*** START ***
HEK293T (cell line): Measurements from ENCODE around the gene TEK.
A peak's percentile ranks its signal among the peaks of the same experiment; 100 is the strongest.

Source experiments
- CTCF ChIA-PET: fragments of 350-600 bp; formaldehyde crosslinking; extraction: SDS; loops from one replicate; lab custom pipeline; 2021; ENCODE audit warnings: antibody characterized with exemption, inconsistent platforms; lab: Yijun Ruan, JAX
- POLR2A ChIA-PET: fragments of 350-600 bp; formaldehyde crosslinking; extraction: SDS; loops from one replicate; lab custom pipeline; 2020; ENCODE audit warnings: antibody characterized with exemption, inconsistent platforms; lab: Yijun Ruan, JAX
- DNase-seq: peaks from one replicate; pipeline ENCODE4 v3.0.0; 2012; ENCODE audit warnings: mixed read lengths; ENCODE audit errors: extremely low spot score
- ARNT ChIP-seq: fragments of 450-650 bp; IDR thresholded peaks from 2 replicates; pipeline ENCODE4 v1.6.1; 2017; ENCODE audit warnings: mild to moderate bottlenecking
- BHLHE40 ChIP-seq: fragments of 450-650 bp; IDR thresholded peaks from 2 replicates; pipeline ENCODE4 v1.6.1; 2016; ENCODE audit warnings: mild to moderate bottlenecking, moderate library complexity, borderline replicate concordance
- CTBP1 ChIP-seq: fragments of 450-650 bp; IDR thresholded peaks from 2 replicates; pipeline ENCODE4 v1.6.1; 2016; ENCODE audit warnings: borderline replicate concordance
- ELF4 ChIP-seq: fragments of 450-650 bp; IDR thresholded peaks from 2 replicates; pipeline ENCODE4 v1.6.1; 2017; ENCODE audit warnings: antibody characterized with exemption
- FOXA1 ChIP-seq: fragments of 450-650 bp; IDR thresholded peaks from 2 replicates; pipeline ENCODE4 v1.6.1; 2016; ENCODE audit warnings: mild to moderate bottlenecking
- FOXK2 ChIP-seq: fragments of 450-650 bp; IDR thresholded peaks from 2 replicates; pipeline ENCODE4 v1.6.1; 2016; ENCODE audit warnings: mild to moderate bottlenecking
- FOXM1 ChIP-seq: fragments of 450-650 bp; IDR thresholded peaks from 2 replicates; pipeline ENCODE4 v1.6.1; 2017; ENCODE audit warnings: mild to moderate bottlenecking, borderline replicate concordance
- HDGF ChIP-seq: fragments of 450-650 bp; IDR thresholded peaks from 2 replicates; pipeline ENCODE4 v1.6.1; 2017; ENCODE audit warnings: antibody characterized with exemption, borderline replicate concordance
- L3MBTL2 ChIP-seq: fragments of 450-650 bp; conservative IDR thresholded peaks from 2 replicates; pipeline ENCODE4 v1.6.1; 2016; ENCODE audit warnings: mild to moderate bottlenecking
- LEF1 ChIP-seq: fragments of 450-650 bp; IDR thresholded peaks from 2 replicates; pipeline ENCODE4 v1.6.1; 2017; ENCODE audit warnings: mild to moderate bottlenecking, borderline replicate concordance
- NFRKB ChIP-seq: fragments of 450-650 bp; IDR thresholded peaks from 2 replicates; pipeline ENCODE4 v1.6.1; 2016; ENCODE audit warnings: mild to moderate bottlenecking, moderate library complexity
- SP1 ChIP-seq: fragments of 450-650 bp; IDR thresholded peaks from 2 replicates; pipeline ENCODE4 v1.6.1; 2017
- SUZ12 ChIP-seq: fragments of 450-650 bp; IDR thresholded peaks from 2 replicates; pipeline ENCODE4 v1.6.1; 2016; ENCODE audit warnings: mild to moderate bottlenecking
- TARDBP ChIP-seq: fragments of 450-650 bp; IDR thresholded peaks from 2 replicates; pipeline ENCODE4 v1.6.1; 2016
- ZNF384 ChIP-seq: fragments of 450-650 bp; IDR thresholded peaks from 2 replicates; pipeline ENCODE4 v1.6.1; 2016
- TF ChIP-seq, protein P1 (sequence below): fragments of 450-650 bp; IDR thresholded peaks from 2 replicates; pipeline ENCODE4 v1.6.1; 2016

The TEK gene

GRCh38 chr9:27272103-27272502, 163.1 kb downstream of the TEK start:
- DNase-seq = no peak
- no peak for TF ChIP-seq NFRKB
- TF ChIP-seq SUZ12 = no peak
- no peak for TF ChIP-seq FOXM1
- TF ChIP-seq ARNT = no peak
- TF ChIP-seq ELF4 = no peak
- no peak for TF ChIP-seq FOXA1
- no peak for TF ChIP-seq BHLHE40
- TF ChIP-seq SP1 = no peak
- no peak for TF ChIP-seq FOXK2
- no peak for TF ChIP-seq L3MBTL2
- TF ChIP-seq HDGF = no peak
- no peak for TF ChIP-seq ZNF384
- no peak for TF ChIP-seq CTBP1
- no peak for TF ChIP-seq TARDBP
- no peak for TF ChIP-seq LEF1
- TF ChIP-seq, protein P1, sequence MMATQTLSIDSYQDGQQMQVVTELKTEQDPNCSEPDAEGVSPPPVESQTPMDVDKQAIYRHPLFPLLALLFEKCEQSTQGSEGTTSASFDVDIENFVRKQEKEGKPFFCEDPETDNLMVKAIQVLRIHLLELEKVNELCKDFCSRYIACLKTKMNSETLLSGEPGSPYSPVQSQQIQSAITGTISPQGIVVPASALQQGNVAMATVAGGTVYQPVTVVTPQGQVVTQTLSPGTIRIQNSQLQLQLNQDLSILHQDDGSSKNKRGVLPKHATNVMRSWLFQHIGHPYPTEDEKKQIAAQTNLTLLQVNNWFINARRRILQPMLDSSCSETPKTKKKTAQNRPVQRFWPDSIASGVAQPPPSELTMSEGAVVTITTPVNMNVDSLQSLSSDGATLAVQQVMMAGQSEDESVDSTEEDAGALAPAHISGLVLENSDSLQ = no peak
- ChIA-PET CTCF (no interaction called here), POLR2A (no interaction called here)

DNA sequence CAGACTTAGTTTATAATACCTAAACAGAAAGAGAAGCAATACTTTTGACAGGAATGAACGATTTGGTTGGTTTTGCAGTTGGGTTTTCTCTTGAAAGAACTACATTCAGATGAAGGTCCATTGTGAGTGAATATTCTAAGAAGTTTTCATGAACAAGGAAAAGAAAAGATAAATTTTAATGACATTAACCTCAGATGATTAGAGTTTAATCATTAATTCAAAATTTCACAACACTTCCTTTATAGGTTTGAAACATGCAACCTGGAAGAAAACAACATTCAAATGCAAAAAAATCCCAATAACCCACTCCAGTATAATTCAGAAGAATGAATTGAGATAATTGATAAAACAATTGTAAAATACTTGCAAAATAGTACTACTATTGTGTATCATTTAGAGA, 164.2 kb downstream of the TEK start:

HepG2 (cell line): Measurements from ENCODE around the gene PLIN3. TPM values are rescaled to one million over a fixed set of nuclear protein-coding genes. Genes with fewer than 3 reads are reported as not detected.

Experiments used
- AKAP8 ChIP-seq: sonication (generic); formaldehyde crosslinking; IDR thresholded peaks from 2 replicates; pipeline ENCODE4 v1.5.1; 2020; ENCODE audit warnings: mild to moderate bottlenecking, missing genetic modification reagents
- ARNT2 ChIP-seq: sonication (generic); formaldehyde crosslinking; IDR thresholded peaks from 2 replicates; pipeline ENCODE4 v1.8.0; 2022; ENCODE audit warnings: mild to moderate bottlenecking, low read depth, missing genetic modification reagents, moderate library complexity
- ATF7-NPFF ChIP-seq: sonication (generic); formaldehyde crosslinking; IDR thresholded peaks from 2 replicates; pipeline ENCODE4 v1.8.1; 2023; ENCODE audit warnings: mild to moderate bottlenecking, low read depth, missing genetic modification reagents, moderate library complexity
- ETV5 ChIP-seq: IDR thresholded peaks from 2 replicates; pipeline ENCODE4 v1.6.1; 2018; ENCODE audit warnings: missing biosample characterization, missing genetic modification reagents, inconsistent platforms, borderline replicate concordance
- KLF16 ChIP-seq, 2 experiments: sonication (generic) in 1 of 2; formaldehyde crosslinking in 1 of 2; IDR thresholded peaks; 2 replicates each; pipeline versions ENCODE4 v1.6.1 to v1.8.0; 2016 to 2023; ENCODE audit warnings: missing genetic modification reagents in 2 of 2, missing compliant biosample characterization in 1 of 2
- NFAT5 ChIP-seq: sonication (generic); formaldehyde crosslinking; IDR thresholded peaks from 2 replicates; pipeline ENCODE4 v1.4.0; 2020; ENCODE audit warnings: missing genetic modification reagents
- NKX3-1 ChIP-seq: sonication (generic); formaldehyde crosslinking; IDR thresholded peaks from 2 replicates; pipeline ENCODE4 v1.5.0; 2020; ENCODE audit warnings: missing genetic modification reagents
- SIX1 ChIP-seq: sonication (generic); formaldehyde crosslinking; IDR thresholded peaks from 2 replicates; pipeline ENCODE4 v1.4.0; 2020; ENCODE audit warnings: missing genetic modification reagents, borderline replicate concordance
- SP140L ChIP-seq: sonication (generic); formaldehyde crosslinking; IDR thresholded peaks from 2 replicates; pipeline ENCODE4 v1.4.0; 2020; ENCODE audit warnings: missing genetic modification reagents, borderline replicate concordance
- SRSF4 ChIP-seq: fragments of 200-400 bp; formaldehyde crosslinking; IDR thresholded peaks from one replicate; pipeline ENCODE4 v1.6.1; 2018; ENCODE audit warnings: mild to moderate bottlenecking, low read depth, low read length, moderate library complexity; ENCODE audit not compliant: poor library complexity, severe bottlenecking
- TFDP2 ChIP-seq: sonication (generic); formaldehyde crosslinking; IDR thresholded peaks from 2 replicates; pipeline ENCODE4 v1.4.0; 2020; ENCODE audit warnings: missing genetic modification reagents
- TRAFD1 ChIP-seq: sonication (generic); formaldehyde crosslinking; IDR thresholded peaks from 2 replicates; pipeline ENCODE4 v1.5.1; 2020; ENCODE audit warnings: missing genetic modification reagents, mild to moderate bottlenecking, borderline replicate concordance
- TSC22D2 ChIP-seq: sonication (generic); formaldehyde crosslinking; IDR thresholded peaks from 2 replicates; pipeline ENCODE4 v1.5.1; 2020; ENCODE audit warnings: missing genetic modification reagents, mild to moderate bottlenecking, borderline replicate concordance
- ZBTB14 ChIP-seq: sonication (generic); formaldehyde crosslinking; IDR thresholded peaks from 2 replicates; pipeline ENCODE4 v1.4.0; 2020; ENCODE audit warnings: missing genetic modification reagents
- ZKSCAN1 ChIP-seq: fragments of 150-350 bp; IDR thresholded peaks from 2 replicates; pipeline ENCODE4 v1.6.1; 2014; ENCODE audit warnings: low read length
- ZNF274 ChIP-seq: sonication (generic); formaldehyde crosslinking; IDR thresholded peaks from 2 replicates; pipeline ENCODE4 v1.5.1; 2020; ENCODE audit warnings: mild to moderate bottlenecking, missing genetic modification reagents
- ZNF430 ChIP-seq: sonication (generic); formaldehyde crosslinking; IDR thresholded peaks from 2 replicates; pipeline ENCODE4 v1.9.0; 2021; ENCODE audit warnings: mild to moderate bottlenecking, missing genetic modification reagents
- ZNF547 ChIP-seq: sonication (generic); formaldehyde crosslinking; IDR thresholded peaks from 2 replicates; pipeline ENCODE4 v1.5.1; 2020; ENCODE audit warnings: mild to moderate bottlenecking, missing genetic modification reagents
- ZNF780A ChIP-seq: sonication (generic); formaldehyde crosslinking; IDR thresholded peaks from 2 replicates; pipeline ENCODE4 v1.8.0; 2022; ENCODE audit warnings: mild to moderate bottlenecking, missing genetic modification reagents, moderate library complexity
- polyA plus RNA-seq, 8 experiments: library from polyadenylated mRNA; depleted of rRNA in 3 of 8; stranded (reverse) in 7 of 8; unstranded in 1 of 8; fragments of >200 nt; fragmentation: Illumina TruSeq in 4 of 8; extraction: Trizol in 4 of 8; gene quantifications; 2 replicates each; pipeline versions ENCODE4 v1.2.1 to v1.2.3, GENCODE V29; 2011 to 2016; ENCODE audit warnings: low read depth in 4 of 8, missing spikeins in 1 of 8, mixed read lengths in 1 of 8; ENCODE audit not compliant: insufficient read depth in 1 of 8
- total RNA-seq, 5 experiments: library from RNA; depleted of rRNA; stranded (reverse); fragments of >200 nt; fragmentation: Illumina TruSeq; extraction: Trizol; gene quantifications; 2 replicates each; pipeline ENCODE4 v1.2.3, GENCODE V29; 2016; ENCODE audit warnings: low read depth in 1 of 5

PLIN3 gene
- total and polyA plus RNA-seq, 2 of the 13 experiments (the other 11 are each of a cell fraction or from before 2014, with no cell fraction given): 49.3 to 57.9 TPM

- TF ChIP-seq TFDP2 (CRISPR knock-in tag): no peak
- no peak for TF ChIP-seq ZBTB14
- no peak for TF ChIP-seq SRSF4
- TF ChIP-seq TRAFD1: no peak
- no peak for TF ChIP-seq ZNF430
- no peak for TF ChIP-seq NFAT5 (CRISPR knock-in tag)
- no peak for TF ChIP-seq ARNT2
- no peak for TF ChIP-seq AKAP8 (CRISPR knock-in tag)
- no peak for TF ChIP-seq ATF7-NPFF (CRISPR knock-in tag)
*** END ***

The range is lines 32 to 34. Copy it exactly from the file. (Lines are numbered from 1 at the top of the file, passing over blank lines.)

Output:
- no peak for TF ChIP-seq BHLHE40
- TF ChIP-seq SP1 = no peak
- no peak for TF ChIP-seq FOXK2